This week’s Friday Five took a look at. But what about 2017? Will there be a team to rise from nowhere and make a run, either at the conference or playoff level?
College football is a sport that heavily favors, well, the favorites. There are reasons for that. There’s no salary cap, no draft that gives the worst teams the opportunity to select best players, and no overall vision of equality. Even at the Power Five level, there’s noticeable separation. The best programs generally get the best athletes and have the most extensive resources.
About the only thing that binds two teams together is the scholarship limit. And with the way college football’s regular season and postseason are set up, the opportunities for Cinderellas to stand out are usually limited. Still, every once and a while, a team makes an improbable run and caps it off with a memorable win. Boise State did it as famously as any team in 2006-07.
With that in mind, here are five teams who could become college football’s Cinderella next season. This doesn’t mean the following teams will compete for, let alone win, a national championship. But it does mean they could be in for a surprise season that makes them a team du jour down the stretch.
Who better to take on the title of college football’s Cinderella than the team who arguably best personifies it? At the very least, BYU is on the short list for well-known “giant killers.” In the three years of the College Football Playoff, no team outside the Power Five has cracked the top four, but the Cougars have a chance with their schedule.
That, by the way, is heavily front-loaded. On Sept. 2, BYU plays LSU at a neutral-site game in Houston. The following week, it gets a home game against nemesis Utah. After that, it’s another home game vs. Wisconsin. October doesn’t let up much with back-to-back games against Boise State and at Mississippi State.
That’s a tough stretch, but the Cougars are talented enough to win many of those games. Furthermore, they don’t lose many starters off of last year’s team, though the quality of the losses cannot be overlooked. Leading rusher Jamaal Williams is gone as is top pass rusher Sae Tautu. Finding another bell cow back and rebuilding the defensive front will be top offseason priorities. Do that, and perhaps BYU can notch some impressive, and perhaps unexpected, early wins.
There are two layers to Kansas State that make the Wildcats the perfect Cinderella. The first is that this program continues to be Group of Five by trade and Power Five by title. You won’t find the Snydercats anywhere near the top of the recruiting rankings, yet they keep winning games -- about eight per year since coach Bill Snyder came out of retirement in 2009 -- and putting players into the NFL (the last time Kansas State was shut out of the draft was 1993).
The second layer is Snyder himself. At 77, he remains college football’s truest and most beloved wizard. When he took over the in 1989, Kansas State had the most losses by any Division I-A (now Football Bowl Subdivision) program and was in the midst of a 26-game losing streak. He not only turned K-State into a respectable program, he made them into a contender for Big 8/Big 12 titles. Now in his 26th season, Snyder could make 2017 a year to remember. There were already mounting murmurs about his inevitable second, final retirement, but those have only grown in the wake of his throat cancer diagnosis.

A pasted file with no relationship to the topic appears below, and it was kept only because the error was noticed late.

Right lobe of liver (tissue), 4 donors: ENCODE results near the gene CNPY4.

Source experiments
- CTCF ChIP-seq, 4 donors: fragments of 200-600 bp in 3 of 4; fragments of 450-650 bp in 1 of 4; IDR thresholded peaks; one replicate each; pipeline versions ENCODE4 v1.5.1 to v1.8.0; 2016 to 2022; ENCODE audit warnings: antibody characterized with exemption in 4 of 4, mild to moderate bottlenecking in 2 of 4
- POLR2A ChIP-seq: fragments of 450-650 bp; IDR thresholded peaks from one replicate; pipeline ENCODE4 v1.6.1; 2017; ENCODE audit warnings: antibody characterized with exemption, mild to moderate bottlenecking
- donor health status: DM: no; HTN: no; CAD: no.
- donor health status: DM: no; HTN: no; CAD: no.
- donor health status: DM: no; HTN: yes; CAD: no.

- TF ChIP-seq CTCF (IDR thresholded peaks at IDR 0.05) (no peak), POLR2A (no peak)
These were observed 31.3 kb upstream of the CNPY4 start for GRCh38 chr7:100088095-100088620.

No one is sure what lies ahead for Snyder after the upcoming season, but a 10-win season and/or Big 12 championship -- maybe with a playoff appearance to boot? -- would be a hell of a story ... and a storybook ending if Snyder did opt to step away from the game. It’s not a stretch, either. The Wildcats have a young nucleus of players returning and the Big 12 title race is expected to be wide open.
The Bulldogs were a fun Cinderella team in 2014 when quarterback Dak Prescott led them to a brief No. 1 ranking and eventually a New Year’s Six game. With all the talk in the SEC of Alabama this and even Auburn that, Mississippi State is one of the many teams being given the back-burner treatment.
However, Mississippi State has something many other unheralded SEC teams do not: a quarterback. And his name is Nick Fitzgerald. There was a lot of inconsistency in his game as a first-year starter in 2016 but also a lot of promise. My gut feeling is MSU is still a year away from a more realistic run out of the West. However, with home games against LSU and Alabama, Dan Mullen’s team might get a big win to show the signs are there.
We still need a Group of Five team to round out this list and the American Athletic Conference has become a hotbed for underdogs. South Florida is already receiving buzz as a playoff hopeful and with good reason. This is a seasoned team with one of the better quarterbacks few people are talking about in Quinton Flowers. The schedule is more than doable with the toughest games on paper -- vs. Temple, Houston, Tulsa and Illinois, the lone Power Five opponent -- all at home. Plus, a big season would be a nice redemption story for first-year coach Charlie Strong after he was fired at Texas.
Cuse is placed in an awful division to make a Cinderella run. Clemson and Florida State every year? Are you serious? Still, coach Dino Babers showed in his first year that there was some potential left in this Northeastern program. The future is bright even after a 4-8 season. The two-deep was littered with freshmen and sophomores, and now they all have a year in Babers’ system under their belt. Quarterback Eric Dungey has some serious guts about him as well.
Beating Virginia Tech at home confirmed an ever-growing belief about the Orange under Babers: They were going to knock off somebody they shouldn’t. If Dungey can stay healthy, and if the defense can be even moderately better after finishing dead last in the conference in points per game allowed, this team is going to be a pain in the side for the rest of the ACC.